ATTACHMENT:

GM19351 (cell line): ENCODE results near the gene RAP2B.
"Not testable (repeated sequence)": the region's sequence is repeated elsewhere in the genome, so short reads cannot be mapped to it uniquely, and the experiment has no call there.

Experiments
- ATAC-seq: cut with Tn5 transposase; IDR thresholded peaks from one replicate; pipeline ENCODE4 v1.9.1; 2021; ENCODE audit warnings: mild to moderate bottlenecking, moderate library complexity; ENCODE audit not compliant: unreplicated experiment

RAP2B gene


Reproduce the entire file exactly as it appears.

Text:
GM19351 (cell line): ENCODE results near the gene RAP2B.
"Not testable (repeated sequence)": the region's sequence is repeated elsewhere in the genome, so short reads cannot be mapped to it uniquely, and the experiment has no call there.

Experiments
- ATAC-seq: cut with Tn5 transposase; IDR thresholded peaks from one replicate; pipeline ENCODE4 v1.9.1; 2021; ENCODE audit warnings: mild to moderate bottlenecking, moderate library complexity; ENCODE audit not compliant: unreplicated experiment

RAP2B gene